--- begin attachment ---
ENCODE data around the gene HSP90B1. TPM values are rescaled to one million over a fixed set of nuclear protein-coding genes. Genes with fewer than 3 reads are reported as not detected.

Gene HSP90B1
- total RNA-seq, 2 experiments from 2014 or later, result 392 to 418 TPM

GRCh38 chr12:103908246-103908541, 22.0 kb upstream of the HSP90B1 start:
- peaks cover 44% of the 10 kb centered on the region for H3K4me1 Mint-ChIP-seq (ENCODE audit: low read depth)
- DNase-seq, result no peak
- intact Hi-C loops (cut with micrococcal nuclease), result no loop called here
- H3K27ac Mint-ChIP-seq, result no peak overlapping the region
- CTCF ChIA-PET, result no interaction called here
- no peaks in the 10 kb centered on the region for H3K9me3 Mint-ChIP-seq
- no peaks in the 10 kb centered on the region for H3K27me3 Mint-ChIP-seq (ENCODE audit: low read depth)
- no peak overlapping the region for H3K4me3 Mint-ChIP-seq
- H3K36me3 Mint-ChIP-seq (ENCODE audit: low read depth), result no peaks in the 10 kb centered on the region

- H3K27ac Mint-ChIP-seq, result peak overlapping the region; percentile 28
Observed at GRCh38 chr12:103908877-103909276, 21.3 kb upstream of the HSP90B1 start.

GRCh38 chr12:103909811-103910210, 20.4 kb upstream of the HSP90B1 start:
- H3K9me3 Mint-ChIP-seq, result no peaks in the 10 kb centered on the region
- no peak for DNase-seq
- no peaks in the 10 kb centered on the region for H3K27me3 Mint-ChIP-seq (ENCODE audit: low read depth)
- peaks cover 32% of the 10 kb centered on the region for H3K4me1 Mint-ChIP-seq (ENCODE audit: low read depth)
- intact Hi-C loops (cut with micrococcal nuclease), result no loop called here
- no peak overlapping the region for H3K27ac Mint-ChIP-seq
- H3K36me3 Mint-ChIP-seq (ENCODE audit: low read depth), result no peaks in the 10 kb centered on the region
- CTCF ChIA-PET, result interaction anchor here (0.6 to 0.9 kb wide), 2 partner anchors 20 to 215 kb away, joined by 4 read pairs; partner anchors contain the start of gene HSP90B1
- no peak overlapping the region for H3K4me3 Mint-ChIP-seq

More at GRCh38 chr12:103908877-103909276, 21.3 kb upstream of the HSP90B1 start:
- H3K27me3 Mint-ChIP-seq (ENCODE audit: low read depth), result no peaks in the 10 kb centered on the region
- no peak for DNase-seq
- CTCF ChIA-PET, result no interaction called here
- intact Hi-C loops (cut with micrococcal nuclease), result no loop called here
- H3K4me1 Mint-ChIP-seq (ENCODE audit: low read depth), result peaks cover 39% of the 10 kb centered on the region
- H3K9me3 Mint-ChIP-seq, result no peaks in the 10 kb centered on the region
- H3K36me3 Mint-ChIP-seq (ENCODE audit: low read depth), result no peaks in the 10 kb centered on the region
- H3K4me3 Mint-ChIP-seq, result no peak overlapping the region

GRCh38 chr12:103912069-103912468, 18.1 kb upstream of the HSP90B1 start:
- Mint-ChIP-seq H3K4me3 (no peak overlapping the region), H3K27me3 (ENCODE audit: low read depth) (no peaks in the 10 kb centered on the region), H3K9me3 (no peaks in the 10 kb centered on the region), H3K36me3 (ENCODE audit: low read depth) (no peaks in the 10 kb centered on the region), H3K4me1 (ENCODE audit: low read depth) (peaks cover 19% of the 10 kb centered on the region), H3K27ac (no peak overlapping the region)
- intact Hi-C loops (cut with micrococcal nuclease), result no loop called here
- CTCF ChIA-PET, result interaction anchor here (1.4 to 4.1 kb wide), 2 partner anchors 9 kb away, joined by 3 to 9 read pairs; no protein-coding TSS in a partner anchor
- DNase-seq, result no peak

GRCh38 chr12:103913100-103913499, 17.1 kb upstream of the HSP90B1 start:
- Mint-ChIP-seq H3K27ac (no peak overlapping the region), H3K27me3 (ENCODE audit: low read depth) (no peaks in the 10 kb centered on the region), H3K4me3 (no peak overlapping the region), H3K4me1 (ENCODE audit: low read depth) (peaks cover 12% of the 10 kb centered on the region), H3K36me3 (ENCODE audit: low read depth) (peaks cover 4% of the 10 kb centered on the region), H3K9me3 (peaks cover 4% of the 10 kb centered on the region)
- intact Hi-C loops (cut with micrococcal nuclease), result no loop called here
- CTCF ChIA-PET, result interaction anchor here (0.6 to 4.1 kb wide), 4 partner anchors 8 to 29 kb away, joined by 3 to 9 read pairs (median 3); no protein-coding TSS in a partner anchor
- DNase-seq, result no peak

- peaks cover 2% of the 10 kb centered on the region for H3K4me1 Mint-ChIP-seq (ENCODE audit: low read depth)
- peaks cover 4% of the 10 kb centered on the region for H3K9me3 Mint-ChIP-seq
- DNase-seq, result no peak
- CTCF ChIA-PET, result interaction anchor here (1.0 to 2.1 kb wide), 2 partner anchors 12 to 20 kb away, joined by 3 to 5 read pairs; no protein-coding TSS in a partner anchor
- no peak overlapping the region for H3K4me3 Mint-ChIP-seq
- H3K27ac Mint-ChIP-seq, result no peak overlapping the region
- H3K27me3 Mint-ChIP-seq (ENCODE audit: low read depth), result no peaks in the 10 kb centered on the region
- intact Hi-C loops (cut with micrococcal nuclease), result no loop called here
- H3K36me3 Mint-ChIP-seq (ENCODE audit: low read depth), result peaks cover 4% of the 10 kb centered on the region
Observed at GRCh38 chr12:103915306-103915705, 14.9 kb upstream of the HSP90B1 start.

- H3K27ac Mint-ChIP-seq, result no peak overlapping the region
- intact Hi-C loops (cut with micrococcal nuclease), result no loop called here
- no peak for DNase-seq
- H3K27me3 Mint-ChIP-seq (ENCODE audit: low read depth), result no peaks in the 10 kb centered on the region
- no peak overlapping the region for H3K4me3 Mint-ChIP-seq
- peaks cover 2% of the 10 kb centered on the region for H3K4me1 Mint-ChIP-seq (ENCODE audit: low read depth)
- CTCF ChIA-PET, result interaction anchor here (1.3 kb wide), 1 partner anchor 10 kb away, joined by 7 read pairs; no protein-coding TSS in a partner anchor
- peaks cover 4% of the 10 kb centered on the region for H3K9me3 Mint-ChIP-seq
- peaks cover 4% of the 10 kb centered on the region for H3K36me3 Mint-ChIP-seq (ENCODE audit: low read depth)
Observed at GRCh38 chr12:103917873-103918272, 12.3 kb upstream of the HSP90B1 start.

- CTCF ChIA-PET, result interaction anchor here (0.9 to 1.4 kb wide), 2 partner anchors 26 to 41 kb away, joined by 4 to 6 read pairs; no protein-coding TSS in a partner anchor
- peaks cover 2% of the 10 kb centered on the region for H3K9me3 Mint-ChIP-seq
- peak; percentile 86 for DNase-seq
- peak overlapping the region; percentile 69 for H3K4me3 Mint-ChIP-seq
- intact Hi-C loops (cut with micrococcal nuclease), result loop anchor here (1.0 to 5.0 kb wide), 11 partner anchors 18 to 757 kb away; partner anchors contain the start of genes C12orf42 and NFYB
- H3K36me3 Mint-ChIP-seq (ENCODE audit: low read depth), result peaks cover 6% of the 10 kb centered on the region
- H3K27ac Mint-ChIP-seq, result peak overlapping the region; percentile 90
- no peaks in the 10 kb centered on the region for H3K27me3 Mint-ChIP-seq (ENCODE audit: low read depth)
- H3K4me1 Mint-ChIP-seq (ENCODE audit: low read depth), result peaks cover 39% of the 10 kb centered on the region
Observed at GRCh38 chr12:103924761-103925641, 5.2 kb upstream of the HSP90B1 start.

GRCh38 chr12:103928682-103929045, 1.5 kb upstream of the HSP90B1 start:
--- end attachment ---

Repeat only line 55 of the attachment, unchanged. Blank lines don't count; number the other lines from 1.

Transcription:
- H3K27ac Mint-ChIP-seq, result no peak overlapping the region